• Second Principle: You will understand, too, that those living within this hospice are guests. They are invited by their Generous Sustainer to the Abode of Peace.
• Third Principle: You will understand, further, that the adornments of this world are not simply for the sake of enjoyment or admiration. For if they yield pleasure for a time, they cause pain for a longer time with their cessation. They give you a taste and whet your appetite, but never satiate you. For either the life of the pleasure is short, or your life is short, too brief for you to become satiated. These adornments of high value and brief duration must, then, be for the sake of instruction in wisdom,1 for arousing gratitude, and for encouraging men to seek out the perpetual originals of which they are copies. They are, then, for other exalted goals beyond themselves.
• Fourth Principle: You will understand also that the adornments of this world2 are like samples and forms of the blessings stored up in Paradise by the mercy of the Compassionate One for the people of faith.
Now the lifespan of everything is short, although its value is high and the subtleties of its artistry are most exalted and beautiful. This implies that everything is only a sample, a form of something else, that it has the function of drawing the gaze of the customer to the authentic and original object. This being the case, it may be said that the variegated adornments of this world are the samples of the bounties of Paradise, prepared by the Compassionate and Merciful One for His beloved servants.
There are numerous purposes for the existence of everything, and numerous results flow from its being. These are not restricted to this world and to the souls of men, as the people of misguidance imagine, being thus lost in vanity and purposelessness. On the contrary, the purposes for the existence and the results of the lives of all things relate to the following three categories.
The first and the most exalted pertains to the Creator. It consists of presenting to the gaze of the Pre-Eternal Witness the bejewelled and miraculous wonders He has affixed to the object in question, as if in a military parade. To live for a fleeting second is enough to attain that glance. Indeed, the potentiality and intent for existence is enough, without ever emerging into life. This purpose is fully realized, for example, by delicate creatures that vanish swiftly and by seeds and kernels, each a work of art, that never come to life, that is, never bear fruit or flower. They all remain untouched by vanity and purposelessness. Thus the first purpose of all things is to proclaim, by means of their life and existence, the miracles of power and the traces of artistry of the Maker and display them to the gaze of the Glorious Monarch.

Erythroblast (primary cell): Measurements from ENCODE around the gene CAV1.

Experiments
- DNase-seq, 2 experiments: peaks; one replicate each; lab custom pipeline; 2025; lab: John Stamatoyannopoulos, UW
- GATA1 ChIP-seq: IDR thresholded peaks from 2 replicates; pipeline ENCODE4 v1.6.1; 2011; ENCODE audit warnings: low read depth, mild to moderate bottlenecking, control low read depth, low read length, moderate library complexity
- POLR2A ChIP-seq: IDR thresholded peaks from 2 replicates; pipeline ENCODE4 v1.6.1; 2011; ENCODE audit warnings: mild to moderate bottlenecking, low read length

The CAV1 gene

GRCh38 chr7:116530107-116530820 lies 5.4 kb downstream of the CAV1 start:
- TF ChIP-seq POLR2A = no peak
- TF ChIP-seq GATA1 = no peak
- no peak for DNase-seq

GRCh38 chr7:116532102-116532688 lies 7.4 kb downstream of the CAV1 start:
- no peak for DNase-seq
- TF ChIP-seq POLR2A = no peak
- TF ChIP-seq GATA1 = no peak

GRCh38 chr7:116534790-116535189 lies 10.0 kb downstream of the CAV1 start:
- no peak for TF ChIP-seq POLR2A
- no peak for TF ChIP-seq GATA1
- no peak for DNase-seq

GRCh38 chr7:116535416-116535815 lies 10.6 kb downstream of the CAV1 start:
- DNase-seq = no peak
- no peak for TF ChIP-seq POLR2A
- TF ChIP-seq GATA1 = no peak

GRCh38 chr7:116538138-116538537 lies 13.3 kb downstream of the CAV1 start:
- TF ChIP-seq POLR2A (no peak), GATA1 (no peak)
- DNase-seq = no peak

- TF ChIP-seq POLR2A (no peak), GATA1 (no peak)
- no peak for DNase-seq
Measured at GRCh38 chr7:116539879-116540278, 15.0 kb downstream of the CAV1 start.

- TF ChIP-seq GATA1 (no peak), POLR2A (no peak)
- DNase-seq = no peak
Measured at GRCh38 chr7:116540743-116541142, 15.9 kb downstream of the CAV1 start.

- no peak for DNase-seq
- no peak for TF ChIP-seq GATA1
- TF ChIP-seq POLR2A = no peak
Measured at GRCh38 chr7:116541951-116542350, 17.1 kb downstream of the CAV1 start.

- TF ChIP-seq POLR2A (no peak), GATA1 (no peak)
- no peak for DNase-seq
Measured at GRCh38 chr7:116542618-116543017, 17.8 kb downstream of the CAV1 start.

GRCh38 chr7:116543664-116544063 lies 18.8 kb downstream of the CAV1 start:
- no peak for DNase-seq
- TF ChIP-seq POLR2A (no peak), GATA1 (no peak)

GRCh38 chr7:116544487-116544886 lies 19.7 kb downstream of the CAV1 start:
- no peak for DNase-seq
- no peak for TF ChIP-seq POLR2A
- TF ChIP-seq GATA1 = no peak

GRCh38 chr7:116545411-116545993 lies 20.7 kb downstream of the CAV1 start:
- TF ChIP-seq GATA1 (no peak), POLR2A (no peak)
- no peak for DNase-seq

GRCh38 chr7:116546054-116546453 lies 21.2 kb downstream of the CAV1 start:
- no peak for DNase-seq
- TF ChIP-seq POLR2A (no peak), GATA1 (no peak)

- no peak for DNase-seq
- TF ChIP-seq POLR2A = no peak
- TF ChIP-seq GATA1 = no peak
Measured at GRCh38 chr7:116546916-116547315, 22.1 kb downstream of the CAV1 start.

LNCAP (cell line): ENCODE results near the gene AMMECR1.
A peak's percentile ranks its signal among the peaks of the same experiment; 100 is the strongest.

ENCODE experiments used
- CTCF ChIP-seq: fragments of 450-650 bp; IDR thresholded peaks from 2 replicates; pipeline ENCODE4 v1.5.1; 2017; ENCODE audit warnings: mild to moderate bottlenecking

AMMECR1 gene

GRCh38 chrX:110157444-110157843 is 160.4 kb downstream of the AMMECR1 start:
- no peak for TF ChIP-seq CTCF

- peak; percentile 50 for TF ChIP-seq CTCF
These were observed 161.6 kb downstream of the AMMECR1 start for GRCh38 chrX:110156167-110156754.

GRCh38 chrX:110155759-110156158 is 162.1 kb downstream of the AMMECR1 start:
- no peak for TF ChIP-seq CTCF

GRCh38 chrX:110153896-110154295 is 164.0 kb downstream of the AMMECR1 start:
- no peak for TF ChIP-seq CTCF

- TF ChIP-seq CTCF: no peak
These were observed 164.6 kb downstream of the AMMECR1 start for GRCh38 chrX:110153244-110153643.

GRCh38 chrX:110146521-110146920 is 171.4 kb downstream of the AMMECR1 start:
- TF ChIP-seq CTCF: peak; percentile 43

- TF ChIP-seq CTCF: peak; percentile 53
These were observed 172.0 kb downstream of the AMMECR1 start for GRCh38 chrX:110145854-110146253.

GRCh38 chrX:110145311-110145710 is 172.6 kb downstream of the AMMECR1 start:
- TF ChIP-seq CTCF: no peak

The second purpose of all existence and the result of all being pertains to conscious creation. Everything is like a truth-displaying missive, an artistic poem, or a wise word of the Glorious Maker, offered to the gaze of angels and jinn, of men and animals, and desiring to be read by them. It is an object for the contemplation and instruction of every conscious being that looks upon it.
The third purpose of all existence and result of all being pertains to the soul of the thing itself, and consists of such minor consequences as the experience of pleasure and joy, and living with some degree of permanence and comfort. If we consider the purpose of a servant employed as a steersman on some royal ship, we see that only one hundredth of that purpose relates to the steersman himself, the wage he receives; ninty-nine hundredths of the purpose relate to the king who owns the ship. A similar relation exists between the purpose of a thing related to its own self and its worldly existence, and its purpose related to its Maker. In the light of this multiplicity of purposes we can now explain the ultimate compatibility between divine wisdom and economy on the one hand, and divine liberality and generosity —in fact, infinite generosity— on the other hand, even though they appear to be opposites and contradictory. In the individual purposes of things, liberality and generosity predominate, and the Name of Most Generous is manifested. From the point of view of individual purpose, fruits and grains are indeed beyond computation, and they demonstrate infinite generosity. But in universal purposes, wisdom predominates, and the name of All-Wise is manifested. However many purposes a tree has, each of its fruits contains that many purposes, and these can be divided into the three categories we have established. Their universal purposes demonstrate an infinite wisdom and economy. Infinite wisdom and infinite generosity and liberality are thus combined, despite their apparent opposition. For example, one of the purposes for raising an army is the maintenance of order. Whatever troops are available for the purpose will suffice or be more than enough. But the whole army will be barely enough for other purposes such as protecting the national frontiers and repelling enemies; its size will be in perfect balance with utter wisdom. Thus the wisdom of the state will be joined to its splendour, and it can be said that there is no excess in the army.